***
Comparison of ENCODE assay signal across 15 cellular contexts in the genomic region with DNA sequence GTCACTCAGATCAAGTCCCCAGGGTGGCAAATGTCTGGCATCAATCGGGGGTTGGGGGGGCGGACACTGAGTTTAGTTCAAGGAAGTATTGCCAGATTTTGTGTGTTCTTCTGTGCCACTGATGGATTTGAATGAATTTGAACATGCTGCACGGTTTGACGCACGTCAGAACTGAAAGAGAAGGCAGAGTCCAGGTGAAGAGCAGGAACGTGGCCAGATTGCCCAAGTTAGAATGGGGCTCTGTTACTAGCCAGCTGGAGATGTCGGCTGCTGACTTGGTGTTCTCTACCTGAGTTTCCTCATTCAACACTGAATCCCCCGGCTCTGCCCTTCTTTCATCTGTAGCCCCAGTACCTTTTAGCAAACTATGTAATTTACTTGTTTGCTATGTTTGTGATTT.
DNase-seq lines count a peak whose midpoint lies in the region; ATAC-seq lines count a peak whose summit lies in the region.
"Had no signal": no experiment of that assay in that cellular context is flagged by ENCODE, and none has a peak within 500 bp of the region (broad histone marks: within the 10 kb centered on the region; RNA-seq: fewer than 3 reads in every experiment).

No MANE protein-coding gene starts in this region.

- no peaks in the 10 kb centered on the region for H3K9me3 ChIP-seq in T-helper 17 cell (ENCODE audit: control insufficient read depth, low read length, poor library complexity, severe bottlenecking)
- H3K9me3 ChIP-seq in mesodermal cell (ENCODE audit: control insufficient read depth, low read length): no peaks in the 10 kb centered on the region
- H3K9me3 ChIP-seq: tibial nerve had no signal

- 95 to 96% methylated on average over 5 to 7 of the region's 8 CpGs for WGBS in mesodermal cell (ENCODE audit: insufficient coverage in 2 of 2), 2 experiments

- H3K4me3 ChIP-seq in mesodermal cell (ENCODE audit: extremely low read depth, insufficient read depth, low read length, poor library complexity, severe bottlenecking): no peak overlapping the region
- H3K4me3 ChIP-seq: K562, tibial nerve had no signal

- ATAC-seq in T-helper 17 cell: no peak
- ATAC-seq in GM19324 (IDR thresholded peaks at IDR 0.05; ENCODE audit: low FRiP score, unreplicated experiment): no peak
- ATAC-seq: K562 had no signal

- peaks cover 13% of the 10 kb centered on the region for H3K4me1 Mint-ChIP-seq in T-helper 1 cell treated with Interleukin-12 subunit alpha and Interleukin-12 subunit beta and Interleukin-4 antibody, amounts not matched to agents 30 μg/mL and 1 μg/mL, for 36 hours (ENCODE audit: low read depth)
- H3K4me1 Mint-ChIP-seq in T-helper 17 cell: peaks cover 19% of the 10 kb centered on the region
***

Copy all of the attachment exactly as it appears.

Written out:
Comparison of ENCODE assay signal across 15 cellular contexts in the genomic region with DNA sequence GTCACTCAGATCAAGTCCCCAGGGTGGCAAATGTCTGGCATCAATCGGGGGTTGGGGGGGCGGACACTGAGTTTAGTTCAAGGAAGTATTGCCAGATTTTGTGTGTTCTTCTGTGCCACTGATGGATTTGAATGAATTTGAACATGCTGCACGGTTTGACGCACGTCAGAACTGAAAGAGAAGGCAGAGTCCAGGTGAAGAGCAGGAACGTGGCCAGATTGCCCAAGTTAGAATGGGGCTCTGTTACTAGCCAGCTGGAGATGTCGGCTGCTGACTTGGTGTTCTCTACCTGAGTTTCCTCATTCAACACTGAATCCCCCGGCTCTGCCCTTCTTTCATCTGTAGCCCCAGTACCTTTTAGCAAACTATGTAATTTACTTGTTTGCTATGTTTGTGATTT.
DNase-seq lines count a peak whose midpoint lies in the region; ATAC-seq lines count a peak whose summit lies in the region.
"Had no signal": no experiment of that assay in that cellular context is flagged by ENCODE, and none has a peak within 500 bp of the region (broad histone marks: within the 10 kb centered on the region; RNA-seq: fewer than 3 reads in every experiment).

No MANE protein-coding gene starts in this region.

- no peaks in the 10 kb centered on the region for H3K9me3 ChIP-seq in T-helper 17 cell (ENCODE audit: control insufficient read depth, low read length, poor library complexity, severe bottlenecking)
- H3K9me3 ChIP-seq in mesodermal cell (ENCODE audit: control insufficient read depth, low read length): no peaks in the 10 kb centered on the region
- H3K9me3 ChIP-seq: tibial nerve had no signal

- 95 to 96% methylated on average over 5 to 7 of the region's 8 CpGs for WGBS in mesodermal cell (ENCODE audit: insufficient coverage in 2 of 2), 2 experiments

- H3K4me3 ChIP-seq in mesodermal cell (ENCODE audit: extremely low read depth, insufficient read depth, low read length, poor library complexity, severe bottlenecking): no peak overlapping the region
- H3K4me3 ChIP-seq: K562, tibial nerve had no signal

- ATAC-seq in T-helper 17 cell: no peak
- ATAC-seq in GM19324 (IDR thresholded peaks at IDR 0.05; ENCODE audit: low FRiP score, unreplicated experiment): no peak
- ATAC-seq: K562 had no signal

- peaks cover 13% of the 10 kb centered on the region for H3K4me1 Mint-ChIP-seq in T-helper 1 cell treated with Interleukin-12 subunit alpha and Interleukin-12 subunit beta and Interleukin-4 antibody, amounts not matched to agents 30 μg/mL and 1 μg/mL, for 36 hours (ENCODE audit: low read depth)
- H3K4me1 Mint-ChIP-seq in T-helper 17 cell: peaks cover 19% of the 10 kb centered on the region